“Probably not,” they agreed. “I’m sorry you got mauled by a chihuahua.”
“There are worse things to be mauled by,” he said.
“It’s an ancient and noble breed.” He said this very seriously, the way Freddie often did when defending their dog-related life choices.
They held out their hand. “I’m Freddie, by the way.”
“I know,” he said, accepting it for a shake. His hand was warm and calloused and practically swallowed theirs with the size of it. “I saw it on the label. I’m Arby.”
“Oh,” they said. They tried to think of a way to tactfully move on. “Like the meat,” they said instead.
“It’s short for Garbanzo.”
“Oh,” they said. His hand was still holding theirs, even though the handshake was over.
“I prefer Arby.”
“Yeah,” they said, which felt like a safe response. “I can see that,” they said, continuing to talk for some reason. “Meat’s good,” they finished, and should not have.
“Yeah,” he agreed. “I should probably go get your package.” He gestured to the lawn. They looked, and saw it sitting dented in the grass. The cardboard was long, and broad only at the base.
“Okay,” Freddie said, “I can definitely see why you thought I’d be down to talk weird dicks.”
Freddie was forced to confront the reality that, not long before, a cloud of bats carrying an enormous cardboard phallus had been flying toward their home. And they hadn’t even been able to take a picture of it to post on Twitter.
“Would it help if I said that it’s actually a poorly packaged, but very cool sword?”
“No,” he said. “That’s… I would say that’s worse, actually, in every possible respect.”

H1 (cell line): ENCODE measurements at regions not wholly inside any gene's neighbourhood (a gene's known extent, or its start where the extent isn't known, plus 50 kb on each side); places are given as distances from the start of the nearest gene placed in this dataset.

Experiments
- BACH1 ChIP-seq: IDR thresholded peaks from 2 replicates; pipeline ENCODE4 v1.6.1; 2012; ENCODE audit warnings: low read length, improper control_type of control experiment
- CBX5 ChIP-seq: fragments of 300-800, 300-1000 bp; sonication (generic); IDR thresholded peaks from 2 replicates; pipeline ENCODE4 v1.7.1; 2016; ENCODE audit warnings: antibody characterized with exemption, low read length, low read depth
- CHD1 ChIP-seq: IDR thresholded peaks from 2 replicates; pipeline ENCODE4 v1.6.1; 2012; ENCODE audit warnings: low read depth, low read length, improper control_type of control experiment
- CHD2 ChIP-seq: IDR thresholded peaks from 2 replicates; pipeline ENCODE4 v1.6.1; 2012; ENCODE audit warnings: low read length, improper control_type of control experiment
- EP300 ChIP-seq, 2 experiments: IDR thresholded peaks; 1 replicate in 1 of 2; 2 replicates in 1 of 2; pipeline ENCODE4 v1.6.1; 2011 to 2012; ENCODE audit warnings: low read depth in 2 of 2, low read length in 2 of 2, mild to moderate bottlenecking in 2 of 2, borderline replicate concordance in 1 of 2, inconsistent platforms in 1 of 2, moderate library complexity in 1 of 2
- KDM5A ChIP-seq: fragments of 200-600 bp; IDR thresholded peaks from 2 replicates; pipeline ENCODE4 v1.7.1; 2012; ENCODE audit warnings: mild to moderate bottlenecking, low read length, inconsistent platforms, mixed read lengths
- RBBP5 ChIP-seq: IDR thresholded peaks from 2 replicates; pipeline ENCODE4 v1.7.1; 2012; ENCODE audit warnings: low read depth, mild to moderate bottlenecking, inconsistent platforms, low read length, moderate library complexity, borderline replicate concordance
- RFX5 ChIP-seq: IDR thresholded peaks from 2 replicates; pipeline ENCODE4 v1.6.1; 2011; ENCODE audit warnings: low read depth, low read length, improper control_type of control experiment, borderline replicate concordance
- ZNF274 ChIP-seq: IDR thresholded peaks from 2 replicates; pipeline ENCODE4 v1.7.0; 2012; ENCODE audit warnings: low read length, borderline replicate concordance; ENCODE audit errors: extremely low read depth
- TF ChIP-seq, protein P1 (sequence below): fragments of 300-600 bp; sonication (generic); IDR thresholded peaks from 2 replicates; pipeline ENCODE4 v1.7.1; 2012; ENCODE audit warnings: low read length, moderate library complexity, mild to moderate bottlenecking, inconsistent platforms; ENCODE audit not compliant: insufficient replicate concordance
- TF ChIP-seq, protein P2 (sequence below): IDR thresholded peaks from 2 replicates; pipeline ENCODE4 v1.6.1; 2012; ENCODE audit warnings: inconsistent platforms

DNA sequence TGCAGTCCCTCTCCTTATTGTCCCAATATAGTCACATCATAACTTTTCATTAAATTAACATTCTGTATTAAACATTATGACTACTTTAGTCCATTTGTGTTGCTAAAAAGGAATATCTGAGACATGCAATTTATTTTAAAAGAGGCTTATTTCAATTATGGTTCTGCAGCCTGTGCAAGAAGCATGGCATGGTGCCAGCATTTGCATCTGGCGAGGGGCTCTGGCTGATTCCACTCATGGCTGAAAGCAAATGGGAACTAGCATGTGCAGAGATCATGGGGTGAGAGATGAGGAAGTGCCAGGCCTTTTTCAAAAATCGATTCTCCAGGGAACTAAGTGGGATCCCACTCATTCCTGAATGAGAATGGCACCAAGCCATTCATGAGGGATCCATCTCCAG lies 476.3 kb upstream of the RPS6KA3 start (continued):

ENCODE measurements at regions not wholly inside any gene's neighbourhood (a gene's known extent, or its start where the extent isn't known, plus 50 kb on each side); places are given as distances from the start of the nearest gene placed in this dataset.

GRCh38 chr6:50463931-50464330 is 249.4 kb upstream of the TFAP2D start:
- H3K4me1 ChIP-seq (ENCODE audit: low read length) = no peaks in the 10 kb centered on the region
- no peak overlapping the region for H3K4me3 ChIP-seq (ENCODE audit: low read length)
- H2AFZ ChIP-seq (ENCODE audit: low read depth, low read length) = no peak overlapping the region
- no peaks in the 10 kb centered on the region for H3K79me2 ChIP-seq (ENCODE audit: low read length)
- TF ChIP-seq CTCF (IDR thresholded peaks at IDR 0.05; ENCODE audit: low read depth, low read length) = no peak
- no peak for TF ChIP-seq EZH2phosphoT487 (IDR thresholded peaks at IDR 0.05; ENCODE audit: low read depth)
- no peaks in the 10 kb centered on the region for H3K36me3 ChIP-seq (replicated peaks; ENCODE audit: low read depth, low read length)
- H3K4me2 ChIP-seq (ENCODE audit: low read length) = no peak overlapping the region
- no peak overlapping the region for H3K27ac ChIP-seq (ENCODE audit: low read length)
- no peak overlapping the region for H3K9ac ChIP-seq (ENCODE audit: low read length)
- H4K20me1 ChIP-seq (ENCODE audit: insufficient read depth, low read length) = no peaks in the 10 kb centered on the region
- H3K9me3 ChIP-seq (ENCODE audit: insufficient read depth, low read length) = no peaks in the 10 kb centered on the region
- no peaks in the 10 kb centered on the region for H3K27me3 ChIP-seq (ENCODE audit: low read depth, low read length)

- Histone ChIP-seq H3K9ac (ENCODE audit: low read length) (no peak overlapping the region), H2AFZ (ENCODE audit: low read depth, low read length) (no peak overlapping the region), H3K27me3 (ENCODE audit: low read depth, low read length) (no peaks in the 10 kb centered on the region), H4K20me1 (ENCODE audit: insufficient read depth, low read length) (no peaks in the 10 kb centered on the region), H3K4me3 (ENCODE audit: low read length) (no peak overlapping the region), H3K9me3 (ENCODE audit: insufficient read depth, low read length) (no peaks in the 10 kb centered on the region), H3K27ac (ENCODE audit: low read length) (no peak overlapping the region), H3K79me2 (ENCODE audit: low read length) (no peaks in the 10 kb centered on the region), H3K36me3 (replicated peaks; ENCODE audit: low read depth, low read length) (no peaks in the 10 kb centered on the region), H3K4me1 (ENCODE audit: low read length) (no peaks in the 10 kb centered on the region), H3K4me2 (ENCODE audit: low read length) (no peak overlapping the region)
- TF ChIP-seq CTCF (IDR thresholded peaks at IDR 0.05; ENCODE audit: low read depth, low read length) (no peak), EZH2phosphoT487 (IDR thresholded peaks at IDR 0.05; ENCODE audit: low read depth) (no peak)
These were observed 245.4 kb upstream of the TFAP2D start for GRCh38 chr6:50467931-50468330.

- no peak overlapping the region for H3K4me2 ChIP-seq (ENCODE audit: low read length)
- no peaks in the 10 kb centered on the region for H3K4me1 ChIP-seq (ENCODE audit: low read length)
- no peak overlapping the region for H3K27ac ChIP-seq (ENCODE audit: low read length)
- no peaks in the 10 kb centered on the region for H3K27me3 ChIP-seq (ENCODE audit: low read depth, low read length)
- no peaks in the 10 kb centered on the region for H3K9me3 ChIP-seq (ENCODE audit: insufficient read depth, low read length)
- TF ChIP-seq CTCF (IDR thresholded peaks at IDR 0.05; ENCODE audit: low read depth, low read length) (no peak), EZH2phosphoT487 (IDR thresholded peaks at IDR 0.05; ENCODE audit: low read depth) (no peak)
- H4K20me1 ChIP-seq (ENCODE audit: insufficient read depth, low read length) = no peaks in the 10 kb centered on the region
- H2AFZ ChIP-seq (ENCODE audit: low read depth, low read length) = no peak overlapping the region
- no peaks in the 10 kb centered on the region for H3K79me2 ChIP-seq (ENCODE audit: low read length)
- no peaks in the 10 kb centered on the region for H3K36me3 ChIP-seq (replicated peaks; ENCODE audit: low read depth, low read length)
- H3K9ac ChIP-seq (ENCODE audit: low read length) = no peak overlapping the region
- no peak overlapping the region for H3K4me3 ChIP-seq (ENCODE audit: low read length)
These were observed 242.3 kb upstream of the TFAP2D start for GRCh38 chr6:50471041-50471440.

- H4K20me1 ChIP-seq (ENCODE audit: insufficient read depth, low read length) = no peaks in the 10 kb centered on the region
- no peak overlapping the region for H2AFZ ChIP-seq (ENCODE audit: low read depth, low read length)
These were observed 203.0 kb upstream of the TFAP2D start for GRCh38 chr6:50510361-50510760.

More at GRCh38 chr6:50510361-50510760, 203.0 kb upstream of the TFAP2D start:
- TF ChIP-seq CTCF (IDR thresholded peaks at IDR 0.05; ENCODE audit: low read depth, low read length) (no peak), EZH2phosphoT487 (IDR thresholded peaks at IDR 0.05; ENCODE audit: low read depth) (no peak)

“A cool sword, though.”
“Everyone thinks their sword is cool.”
“Shit.” They huffed and sat on the stairs. “Yeah. It’s totally a huge… dong. I guess.”
“I was going to leave it under this table,” he said, “but your dog got pretty pissed.”
“She does that,” they said, muffled because they’d buried their face in their hands. Then they pulled themselves upright, and trudged into the yard to retrieve their mail. They had to carry it back held in both arms. “… I have a really poor sense of scale,” they explained.
“Ordering online is rough,” Arby said sympathetically.
“Are you good?” they asked.
“I think so,” he said, clumsily moving to stand. When he did, his head almost hit the roof of the porch. Freddie had to lean back a little to look up at him. “It’d be weird if I asked you out, right?”
“I normally wouldn’t, but you seem like you’re into huge dongs, so.” He grinned.
He faltered. “Not that I… that’s still too big,” he said, waving a hand at the three feet of cardboard in their arms. “That seems unsafe.”
“You should probably consult your doctor or something before–”
“Were you thinking coffee or a movie or what?” they interrupted, and he grinned again.
“How about I just give you my number, and you can text me so we can decide?”
“I’d like that.”
“Cool.” He licked the tip of his finger, and started writing on the cardboard.
“Wait, your spit too?”
“It’s a whole thing,” he said. He had to lick his finger every time he started a new number. “There,” he said when he finished the curve of the last 5.
“If you don’t hear from me, it’s because I hurt myself with a huge dong and now I’m in a coma,” they said.
“I was always planning to assume that,” he said with a knowing nod. “Later.” Then he turned into a cloud of bats (one of whom was mummified in gauze, and had to be carried by the others) and flew away.
Freddie watched the cloud disappear across the skyline before shuffling back into their house and shutting the door. They opened the indiscreet box, and contemplated the contents. Then they pulled it out, and gave the sword a few experimental swishes. It was still covered in foam to keep it from cutting through the cardboard. The handle gleamed with silver filigree.
“I think it’s a cool sword,” they said defensively to no one. Then they slouched. “It’s totally not, though.”